A lecture and discussion were held with Judith Butler, one of the world’s leading scholars and philosophers. Known for her groundbreaking work in feminist and queer theory as well as political philosophy, University of California at Berkeley scholar and Columbia University Visiting Professor Judith Butler gave a seminar parallel to the opening of the 13th Istanbul Biennial. Took place on September 15 at Bogazici University, Judith Butler’s lecture examined freedom of assembly as a basic right and the relation between freedom of expression and freedom of assembly, and how this reconceptualizes notions around the people and the body.
Judith Butler’s seminar was a collaboration of Columbia Global Centers | Turkey, the Istanbul Biennial and Bogazici University.
Judith Butler’s lecture has received an overwhelming response from interested participants. Arrangements were made to livestream sound and/or video to another hall in the building should the main lecture hall reach full capacity. Thank you so much.
15 September 2013, Sunday, 17.00-19.00
Bogazici University, Sports Center, Garanti Cultural Center, Ayhan Şahenk Salon, Cengiz Topel Caddesi, Uçaksavar Campus, Bebek (please see map). Public bus lines that go to the Uçaksavar Campus: 559C from Taksim, 43R from Kabataş, and 59R from Cevahir Shopping Center (Şişli Metro). The nearest stops are the Cengiz Topel stop and the Nispetiye stop.
About the Seminar
The freedom of assembly is a basic right, but how is it to be understood? How is the freedom of assembly related to the freedom of expression? The right of assembly cannot be asserted by a single person, so how do we understand the plurality that makes that claim? It seems that "the people" assert the right of assembly, but who decides who "the people" are? And how do actual assemblies change our idea of what it means to assert a right? Rights are not only asserted vocally, but also enacted with movement, stillness, gesture, and silence. Indeed, there can be no freedom of assembly without bodily enactments, including speech. Consequently, we have to rethink the bodily forms in which this right is enacted. And though modes of assembly and solidarity are at once embodied and virtual, the very idea of assembly presupposes that bodies act together. What kind of right is that which is enacted bodily, and who are the people who enact this right? Are these "the people"?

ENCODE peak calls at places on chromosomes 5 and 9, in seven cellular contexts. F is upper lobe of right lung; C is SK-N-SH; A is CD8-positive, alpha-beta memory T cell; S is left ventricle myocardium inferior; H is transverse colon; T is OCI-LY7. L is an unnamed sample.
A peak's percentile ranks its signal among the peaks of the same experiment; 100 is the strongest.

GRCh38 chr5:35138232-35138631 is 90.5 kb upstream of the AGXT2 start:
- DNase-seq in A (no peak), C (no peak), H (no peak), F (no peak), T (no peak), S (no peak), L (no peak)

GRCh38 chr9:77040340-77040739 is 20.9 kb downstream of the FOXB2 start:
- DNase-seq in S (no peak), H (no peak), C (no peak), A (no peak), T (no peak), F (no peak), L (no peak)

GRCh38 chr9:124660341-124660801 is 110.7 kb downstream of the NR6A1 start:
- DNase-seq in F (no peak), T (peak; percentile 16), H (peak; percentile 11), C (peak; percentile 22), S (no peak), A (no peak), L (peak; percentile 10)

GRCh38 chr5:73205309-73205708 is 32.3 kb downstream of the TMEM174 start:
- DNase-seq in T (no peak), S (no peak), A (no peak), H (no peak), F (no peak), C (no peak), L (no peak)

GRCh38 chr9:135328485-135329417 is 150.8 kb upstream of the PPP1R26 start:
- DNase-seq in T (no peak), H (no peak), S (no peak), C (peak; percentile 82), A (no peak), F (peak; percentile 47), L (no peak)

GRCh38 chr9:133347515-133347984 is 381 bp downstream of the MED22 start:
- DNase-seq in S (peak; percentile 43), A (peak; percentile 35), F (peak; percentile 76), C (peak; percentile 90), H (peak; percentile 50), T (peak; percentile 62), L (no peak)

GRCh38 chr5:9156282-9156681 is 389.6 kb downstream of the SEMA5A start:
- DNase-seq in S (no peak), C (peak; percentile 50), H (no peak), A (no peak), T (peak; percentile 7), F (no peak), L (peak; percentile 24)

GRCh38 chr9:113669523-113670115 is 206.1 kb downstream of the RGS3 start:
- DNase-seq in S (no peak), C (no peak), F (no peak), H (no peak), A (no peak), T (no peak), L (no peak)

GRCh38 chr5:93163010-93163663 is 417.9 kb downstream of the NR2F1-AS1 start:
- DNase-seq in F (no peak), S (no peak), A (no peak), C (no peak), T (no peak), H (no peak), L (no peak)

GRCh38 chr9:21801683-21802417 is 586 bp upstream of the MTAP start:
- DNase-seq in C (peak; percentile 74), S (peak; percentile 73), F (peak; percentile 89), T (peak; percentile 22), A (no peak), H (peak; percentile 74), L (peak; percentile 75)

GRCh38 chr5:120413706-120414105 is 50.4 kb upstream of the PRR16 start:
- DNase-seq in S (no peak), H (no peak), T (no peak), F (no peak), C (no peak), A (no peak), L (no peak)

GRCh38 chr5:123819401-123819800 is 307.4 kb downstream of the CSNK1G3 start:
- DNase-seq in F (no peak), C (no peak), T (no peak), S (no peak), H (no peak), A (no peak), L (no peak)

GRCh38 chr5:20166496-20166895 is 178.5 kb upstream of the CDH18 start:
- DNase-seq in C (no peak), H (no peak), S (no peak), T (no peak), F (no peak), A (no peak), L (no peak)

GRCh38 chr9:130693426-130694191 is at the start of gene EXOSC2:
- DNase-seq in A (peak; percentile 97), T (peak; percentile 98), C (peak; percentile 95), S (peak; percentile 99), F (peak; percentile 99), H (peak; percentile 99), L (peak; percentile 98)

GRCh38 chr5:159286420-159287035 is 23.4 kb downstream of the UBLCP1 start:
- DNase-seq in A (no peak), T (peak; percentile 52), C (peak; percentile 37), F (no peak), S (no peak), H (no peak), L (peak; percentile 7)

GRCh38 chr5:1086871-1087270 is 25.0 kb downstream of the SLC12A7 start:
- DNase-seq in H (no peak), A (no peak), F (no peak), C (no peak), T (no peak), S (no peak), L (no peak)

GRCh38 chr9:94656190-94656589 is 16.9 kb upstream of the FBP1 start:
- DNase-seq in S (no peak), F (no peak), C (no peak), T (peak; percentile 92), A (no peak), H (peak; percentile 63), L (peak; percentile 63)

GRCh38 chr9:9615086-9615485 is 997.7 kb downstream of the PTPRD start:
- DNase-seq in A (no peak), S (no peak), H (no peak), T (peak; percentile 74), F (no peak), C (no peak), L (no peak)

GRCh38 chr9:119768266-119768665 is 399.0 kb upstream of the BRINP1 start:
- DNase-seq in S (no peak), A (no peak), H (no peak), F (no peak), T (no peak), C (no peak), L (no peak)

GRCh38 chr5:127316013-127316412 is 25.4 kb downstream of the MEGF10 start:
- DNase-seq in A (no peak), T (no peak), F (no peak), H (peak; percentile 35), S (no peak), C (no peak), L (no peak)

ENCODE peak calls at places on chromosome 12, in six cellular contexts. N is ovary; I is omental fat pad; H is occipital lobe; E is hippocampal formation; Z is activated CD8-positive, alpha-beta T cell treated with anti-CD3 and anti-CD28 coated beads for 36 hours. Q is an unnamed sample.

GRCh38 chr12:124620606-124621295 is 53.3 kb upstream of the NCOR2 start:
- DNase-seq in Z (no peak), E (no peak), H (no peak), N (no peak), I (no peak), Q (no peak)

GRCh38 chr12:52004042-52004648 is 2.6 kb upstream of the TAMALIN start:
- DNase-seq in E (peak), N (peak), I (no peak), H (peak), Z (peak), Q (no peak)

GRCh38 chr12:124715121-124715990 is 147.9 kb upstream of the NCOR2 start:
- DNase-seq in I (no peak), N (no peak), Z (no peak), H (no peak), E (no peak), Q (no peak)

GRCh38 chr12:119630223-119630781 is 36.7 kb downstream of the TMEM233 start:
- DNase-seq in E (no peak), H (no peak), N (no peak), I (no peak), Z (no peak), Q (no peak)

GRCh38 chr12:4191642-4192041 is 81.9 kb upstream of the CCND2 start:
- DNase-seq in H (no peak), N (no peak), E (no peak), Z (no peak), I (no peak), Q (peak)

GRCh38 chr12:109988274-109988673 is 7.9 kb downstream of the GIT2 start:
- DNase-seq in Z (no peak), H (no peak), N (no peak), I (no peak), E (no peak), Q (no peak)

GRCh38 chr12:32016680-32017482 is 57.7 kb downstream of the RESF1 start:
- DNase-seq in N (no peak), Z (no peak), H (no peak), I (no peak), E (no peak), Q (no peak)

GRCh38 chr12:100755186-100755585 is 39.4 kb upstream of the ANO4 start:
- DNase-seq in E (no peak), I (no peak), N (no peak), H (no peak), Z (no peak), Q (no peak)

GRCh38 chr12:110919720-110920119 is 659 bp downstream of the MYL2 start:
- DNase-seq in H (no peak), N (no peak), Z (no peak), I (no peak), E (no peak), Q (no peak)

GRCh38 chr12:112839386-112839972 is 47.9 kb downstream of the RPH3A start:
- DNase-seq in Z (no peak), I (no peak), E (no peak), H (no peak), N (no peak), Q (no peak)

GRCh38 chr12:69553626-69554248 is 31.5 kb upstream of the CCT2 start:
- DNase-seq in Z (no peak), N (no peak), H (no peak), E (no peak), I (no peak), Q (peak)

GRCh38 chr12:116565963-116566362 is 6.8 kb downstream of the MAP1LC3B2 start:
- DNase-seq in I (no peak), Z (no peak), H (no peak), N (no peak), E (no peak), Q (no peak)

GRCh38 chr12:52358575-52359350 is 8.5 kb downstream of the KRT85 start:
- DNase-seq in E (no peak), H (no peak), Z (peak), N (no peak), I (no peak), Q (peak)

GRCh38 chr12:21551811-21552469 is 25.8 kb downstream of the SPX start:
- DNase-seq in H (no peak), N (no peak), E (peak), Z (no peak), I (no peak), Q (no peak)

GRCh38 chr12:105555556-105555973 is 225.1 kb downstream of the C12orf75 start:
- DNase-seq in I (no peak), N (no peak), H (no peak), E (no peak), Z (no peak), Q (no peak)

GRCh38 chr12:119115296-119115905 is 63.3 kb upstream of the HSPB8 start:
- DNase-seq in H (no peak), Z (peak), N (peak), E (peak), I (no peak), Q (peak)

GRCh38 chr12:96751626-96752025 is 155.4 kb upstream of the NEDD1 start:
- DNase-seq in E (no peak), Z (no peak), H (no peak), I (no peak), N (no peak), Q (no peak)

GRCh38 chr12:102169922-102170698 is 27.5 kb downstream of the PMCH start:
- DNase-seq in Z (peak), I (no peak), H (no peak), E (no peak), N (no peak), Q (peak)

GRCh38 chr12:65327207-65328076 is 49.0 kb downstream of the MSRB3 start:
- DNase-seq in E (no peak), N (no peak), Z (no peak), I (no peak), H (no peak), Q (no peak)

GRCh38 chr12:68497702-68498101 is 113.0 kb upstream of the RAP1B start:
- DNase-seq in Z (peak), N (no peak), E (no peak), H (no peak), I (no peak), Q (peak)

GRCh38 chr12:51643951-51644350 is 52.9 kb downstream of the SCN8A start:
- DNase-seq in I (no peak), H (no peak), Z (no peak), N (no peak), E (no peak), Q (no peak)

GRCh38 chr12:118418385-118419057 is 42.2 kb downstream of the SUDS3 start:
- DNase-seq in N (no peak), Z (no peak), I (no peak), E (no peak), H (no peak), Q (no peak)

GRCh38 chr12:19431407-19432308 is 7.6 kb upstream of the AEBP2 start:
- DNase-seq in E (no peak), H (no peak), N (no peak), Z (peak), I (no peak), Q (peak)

Judith Butler, Wun Tsun Tam Mellon Visiting Professor of the Humanities at Columbia University
Judith Butler is Maxine Elliot Professor in the Departments of Rhetoric and Comparative Literature and the Co-director of the Program of Critical Theory at the University of California, Berkeley. She received her Ph.D. in Philosophy from Yale University in 1984 on the French Reception of Hegel. Judith Butler is the author of Subjects of Desire: Hegelian Reflections in Twentieth-Century France (Columbia University Press, 1987), Gender Trouble: Feminism and the Subversion of Identity (Routledge, 1990), Bodies That Matter: On the Discursive Limits of "Sex" (Routledge, 1993), The Psychic Life of Power: Theories of Subjection (Stanford University Press, 1997), Excitable Speech (Routledge, 1997), Antigone's Claim: Kinship Between Life and Death (Columbia University Press, 2000), Precarious Life: Powers of Violence and Mourning (2004); Undoing Gender (2004), Who Sings the Nation-State?: Language, Politics, Belonging (with Gayatri Spivak in 2008), Frames of War: When Is Life Grievable? (2009), and Is Critique Secular? (co-written with Talal Asad, Wendy Brown, and Saba Mahmood, 2009). Her most recent book is Parting Ways: Jewishness and the Critique of Zionism (2012). She is also active in gender and sexual politics and human rights, anti-war politics, and Jewish Voice for Peace. She is presently the recipient of the Andrew Mellon Award for Distinguished Academic Achievement in the Humanities and is the 2012 recipient of the Adorno Prize in Germany.